Student Blogs & Vlogs | College Study Abroad Programs, IFSA-Butler

Mountains, Salt, Llamas, and Peñas

This past week, all of the IFSA kids took a week off from school for a “pretend” Spring Break to get to know a new part of Argentina and/or South America. I say “pretend,” because I still had classes last week, however it was exam week for the Argentine students, so many of the other IFSA kids didn’t have class. To my understanding, the Argentine students take their final exams several months after finishing the material. In other words, the exams held last week were the final exams for last semester’s classes. I can’t imagine having to study for exams for two months after finishing the class, and learning the new semester’s material at the same time, but luckily, I shouldn’t ever have to do that! It wasn’t too difficult to decide to skip two classes in order to go to a new place for a few days, but it was very difficult to decide where to go! A good number of IFSA kids chose to head northeast to Iguazú Falls, and then on to Paraguay, Uruguay, or Buenos Aires. Others chose to go to Bolivia, while others explored Peru or Chile. After much research and consideration, another IFSA student and I decided to explore the provinces of Salta and Jujuy in the north of Argentina, and let me tell you: IT WAS INCREDIBLE!

Day 1: Hopped on a double decker bus for a short 20-hour ride alongside the Andes. I know, the thought of sitting in a bus for 20 hours straight sounds miserable, but it was actually the most comfortable, fastest 20 hours of travelling that I have ever experienced! We had “cama” (bed) seats, which reclined almost 180 degrees. We had great service, we were given a ton of food, and we watched some great movies.

Day 2: Arrived in Salta early Saturday morning. After dropping our luggage off at the hostel, we headed out to do a little research on tour companies. We went to several companies, compared prices and excursion locations, and tentatively planned out the rest of our time in Salta. After lunch, we went to the Cerro San Bernardo, which is a small mountain that sits right next to the city. There are thousands (literally) of stairs that you can take to the top, or there are gondolas that take you to the same place for USD $5. Since it was in the 90’s, sunny, and I was still getting over some kind of respiratory illness, we decided for the latter. The views of Salta from the top of Cerro San Bernardo were breathtaking. After, we went shopping for a little while, and had a relaxing night (we were pretty exhausted from the bus ride/lack of sleep due to anticipation and excitement!).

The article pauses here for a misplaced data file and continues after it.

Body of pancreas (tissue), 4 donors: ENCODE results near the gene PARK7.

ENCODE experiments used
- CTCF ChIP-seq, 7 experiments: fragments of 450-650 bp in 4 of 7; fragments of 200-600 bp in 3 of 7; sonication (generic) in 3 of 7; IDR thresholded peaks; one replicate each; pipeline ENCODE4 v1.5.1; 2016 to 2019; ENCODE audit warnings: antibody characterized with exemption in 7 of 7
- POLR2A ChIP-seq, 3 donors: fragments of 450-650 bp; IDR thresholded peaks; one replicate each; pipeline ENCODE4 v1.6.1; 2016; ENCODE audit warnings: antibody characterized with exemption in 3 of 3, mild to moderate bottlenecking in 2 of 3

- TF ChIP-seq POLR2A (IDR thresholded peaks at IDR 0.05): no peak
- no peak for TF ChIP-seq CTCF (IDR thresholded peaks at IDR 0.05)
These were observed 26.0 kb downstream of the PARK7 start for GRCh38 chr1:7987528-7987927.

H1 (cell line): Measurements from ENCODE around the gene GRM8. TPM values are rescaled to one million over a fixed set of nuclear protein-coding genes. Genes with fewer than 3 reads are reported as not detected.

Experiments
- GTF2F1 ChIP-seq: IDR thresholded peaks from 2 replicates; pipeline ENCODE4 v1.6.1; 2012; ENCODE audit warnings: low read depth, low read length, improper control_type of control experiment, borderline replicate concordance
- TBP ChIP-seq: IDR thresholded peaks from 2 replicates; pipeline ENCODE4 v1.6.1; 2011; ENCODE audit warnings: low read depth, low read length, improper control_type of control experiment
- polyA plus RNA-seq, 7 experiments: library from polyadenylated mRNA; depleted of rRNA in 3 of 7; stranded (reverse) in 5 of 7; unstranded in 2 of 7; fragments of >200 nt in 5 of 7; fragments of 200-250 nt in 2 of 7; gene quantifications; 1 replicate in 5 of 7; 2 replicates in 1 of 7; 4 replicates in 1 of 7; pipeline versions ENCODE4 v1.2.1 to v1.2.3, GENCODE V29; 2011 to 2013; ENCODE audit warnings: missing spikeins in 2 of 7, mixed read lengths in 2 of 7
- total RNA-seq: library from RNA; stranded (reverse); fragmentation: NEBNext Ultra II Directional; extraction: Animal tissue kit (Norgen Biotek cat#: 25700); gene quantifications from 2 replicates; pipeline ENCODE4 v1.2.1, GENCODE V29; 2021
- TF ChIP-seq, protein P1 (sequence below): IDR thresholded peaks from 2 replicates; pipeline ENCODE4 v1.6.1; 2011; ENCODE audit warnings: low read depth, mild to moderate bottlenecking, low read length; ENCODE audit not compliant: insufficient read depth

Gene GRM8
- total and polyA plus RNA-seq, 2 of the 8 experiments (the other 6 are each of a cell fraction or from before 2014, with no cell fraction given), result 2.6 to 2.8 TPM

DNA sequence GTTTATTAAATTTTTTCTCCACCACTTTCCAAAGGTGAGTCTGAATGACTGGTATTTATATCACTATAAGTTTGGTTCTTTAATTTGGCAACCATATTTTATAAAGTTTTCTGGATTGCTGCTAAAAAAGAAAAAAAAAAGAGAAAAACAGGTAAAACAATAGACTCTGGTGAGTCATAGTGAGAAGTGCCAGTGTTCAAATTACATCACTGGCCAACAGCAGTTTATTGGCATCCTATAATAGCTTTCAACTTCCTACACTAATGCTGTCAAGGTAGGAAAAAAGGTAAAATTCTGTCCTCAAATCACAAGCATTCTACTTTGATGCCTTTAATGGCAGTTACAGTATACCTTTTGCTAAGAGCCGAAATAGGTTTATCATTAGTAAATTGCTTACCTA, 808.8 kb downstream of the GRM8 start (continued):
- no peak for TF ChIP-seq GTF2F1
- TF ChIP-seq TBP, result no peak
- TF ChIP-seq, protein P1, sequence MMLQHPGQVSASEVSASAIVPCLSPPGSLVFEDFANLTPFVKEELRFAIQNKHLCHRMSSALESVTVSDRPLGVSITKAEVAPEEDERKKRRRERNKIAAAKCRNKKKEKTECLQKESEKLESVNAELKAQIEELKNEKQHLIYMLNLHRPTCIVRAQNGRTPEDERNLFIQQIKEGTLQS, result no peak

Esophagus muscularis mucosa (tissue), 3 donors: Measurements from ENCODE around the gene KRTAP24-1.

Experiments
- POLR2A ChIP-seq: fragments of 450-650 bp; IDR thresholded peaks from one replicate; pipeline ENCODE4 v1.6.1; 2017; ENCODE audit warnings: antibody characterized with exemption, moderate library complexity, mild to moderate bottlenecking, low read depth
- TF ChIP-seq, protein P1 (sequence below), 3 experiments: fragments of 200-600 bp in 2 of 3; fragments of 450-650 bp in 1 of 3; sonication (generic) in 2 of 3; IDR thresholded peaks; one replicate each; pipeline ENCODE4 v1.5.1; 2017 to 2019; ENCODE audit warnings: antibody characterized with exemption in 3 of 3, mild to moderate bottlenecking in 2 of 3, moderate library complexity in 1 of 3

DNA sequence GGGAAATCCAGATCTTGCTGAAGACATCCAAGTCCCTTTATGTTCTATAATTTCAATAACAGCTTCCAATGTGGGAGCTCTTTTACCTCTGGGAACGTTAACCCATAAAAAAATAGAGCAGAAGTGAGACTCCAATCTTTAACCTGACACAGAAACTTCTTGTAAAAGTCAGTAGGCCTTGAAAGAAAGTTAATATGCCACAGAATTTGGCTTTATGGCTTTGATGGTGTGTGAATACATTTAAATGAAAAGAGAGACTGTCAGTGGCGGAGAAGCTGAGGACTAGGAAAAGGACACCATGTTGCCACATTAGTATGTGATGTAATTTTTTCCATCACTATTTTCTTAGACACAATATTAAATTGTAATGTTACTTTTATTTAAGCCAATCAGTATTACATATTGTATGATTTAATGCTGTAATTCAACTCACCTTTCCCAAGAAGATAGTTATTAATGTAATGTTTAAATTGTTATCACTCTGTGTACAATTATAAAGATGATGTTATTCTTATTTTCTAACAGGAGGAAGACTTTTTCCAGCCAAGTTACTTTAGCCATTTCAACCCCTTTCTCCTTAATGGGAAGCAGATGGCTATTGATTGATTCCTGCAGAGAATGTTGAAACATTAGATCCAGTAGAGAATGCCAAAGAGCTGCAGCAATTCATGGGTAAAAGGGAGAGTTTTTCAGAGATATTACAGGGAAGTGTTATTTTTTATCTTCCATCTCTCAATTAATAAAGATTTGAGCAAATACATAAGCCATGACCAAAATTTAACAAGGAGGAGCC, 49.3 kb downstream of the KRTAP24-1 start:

Day 3: Woke up at the crack of dawn (okay, not that early, but early for vacation!) to catch the tour van waiting for us outside of our hostel. Today, we saw some AMAZING landscapes, views, etc. Our first stop was La Cuesta del Obispo, which left me without words. We were close to 11,500 feet above sea level, and it was a beautiful day. The clouds were swirling around below us, and the view was overwhelmingly magical. We got back in the van and headed for my personal favorite location of the day: El Parque Nacional de los Cordones (type of cactus)! Some of the cordones were incredibly tall, as you can see in the pictures below. Surprisingly, the cordones grow extremely slowly: the maximum growth per year is 3cm. It was amazing to see SO many cacti in one place, and the mountains around the park added a nice touch to the view. Then, we were on the road again to check out the small village of Payogasta, where you can find the highest registered bodega (winery/vineyard) in the world. We had a quick lunch and a short lesson on how to make wine, and finally headed for our ultimate destination: Cachi. Cachi is a small, antique town in the Chalcaquí vallies of Salta province. There wasn’t much to do in Cachi because we were there during siesta, so the museum and artisan fairs were closed, but we enjoyed some great ice cream, warm weather, and a beautiful atmosphere in Cachi’s small central plaza before making the 3 hour trek back to Salta capital.

The first half of our trip was over, and my impression of Salta was that it was impeccable. Due to the length of this post thus far, and the likelihood of you all getting bored reading so much, I think I will stop here for today. I also want to be sure that I can load a good number of my pictures so I can share with you the beauties of which I have been trying to describe (although, as per usual, the pictures just don’t compare to seeing it in person!).

To Be Continued…

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